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Copper toxicity and sulfur metabolism in Chinese cabbage

14 October 2011

PhD ceremony: Mr. M. Shahbaz, 12.45 uur, Aula Academiegebouw, Broerstraat 5, Groningen

Dissertation: Copper toxicity and sulfur metabolism in Chinese cabbage

Promotor(s): prof. J.T.M. Elzenga

Faculty: Mathematics and Natural Sciences

Copper is an essential nutrient for plants, however, at enhanced concentrations in the root environment it may rapidly become phytotoxic. Muhammad Shahbaz has investigated the physiological basis of the phytotoxicity of Cu and significance of sulfur metabolism in its detoxification in Chinese cabbage. From his research it was evident that enhanced Cu2+ concentrations (> 2 μM) in the root environment are toxic for Chinese cabbage. The presence of UV radiation strongly enhanced Cu toxicity. Enhanced Cu2+ concentrations resulted in sulfate accumulation in the shoot and an enhanced synthesis of other sulfur-rich compounds (viz. phytochelatins and glutathione) in the root. Enhanced Cu2+ concentrations interfered with the regulation of the uptake and assimilation of sulfur in Chinese cabbage, but there was no direct relation between the plant sulfur status and Cu toxicity. It is generally presumed that sulfate itself or metabolic products of the sulfate assimilation, viz. thiols (glutathione), would act as signals in the regulation of the expression and activity of the sulfate transporters. This presumed signal transduction pathway in regulation of expression and activity of the sulfate transporters (sulfate and thiols) were by-passed or overruled, if Chinese cabbage was exposed to enhanced Cu2+ concentrations. It is proposed that undissociated H2S may function as an endogenous gaseous transmitter in the cross-talk between the sulfate reduction pathway in chloroplast/plastid and the transcription of sulfate transporters in the nucleus. A Cu-induced decrease in subcellular H2S concentration might be responsible for the observed upregulation of the expression and activity of the sulfate transporters.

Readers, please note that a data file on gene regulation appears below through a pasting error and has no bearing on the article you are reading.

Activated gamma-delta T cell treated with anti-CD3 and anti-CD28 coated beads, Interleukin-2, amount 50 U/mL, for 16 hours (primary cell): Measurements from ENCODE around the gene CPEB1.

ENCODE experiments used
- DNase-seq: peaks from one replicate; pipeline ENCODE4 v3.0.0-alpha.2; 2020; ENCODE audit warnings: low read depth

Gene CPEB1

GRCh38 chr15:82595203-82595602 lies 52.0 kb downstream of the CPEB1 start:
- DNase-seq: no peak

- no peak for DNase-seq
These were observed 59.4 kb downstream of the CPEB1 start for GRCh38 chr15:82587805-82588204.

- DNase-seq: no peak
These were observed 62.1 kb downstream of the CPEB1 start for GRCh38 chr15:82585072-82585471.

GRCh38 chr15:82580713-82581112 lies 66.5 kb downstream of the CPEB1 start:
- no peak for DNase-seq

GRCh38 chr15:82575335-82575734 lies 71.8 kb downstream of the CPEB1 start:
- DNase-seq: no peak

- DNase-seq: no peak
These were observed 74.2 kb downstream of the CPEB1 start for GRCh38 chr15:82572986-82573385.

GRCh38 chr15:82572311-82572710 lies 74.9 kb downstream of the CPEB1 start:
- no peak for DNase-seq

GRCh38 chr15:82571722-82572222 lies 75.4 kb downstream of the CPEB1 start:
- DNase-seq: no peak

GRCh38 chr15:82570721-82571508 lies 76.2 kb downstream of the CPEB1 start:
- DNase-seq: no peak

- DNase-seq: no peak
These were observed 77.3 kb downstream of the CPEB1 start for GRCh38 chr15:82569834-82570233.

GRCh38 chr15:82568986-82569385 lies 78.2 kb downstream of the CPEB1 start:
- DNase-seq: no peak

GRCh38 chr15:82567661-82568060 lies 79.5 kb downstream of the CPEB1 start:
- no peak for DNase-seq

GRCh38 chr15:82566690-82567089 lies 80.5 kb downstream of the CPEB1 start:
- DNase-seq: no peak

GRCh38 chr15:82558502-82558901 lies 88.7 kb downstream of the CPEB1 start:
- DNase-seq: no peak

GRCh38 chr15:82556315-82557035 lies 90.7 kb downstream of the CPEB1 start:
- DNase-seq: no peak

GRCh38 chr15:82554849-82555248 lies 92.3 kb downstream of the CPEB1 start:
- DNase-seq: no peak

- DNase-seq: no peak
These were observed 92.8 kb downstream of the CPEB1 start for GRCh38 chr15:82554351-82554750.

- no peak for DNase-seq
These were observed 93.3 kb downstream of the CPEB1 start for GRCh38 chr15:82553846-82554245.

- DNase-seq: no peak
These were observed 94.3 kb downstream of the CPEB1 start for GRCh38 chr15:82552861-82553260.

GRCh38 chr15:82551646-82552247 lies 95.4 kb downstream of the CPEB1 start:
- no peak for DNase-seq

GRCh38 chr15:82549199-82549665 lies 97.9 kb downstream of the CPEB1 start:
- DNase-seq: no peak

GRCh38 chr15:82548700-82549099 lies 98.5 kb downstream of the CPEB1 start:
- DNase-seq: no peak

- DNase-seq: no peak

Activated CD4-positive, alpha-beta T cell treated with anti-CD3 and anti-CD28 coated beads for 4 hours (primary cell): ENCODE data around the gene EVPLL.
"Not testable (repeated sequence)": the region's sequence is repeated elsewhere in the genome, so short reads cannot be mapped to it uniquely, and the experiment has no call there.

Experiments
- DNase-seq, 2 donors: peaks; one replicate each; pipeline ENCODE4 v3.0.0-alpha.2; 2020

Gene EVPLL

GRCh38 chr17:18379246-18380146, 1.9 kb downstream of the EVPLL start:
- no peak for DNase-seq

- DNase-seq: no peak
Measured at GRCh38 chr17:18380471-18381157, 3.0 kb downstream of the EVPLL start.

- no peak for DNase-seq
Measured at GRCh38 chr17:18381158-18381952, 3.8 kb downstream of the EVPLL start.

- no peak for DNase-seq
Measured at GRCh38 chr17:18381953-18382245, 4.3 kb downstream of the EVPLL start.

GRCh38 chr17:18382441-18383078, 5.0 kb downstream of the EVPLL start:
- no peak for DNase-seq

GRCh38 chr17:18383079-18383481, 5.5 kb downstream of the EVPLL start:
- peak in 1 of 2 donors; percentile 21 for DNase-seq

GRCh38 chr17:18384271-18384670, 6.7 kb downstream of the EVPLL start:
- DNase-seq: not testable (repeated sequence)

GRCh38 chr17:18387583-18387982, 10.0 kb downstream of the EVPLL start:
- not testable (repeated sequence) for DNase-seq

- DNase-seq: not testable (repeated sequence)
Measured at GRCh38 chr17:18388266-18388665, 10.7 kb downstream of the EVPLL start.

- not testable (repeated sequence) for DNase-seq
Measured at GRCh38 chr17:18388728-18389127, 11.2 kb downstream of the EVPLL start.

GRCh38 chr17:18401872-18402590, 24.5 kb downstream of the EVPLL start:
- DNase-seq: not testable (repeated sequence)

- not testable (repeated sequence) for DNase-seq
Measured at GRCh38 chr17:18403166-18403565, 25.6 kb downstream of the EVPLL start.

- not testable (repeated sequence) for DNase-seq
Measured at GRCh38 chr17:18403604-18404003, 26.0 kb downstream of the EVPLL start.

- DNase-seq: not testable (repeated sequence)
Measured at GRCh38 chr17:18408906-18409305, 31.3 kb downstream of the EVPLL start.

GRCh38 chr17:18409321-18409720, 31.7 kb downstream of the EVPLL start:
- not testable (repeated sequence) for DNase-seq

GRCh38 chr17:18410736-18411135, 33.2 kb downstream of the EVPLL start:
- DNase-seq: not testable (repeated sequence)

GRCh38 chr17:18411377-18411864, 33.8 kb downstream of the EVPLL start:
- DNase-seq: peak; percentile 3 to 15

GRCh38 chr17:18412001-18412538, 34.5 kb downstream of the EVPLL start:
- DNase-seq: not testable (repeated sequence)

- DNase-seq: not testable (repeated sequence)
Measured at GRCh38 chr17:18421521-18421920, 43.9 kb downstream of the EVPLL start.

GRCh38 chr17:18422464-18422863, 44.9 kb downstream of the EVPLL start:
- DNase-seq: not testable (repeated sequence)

Last modified:15 September 2017 3.41 p.m.

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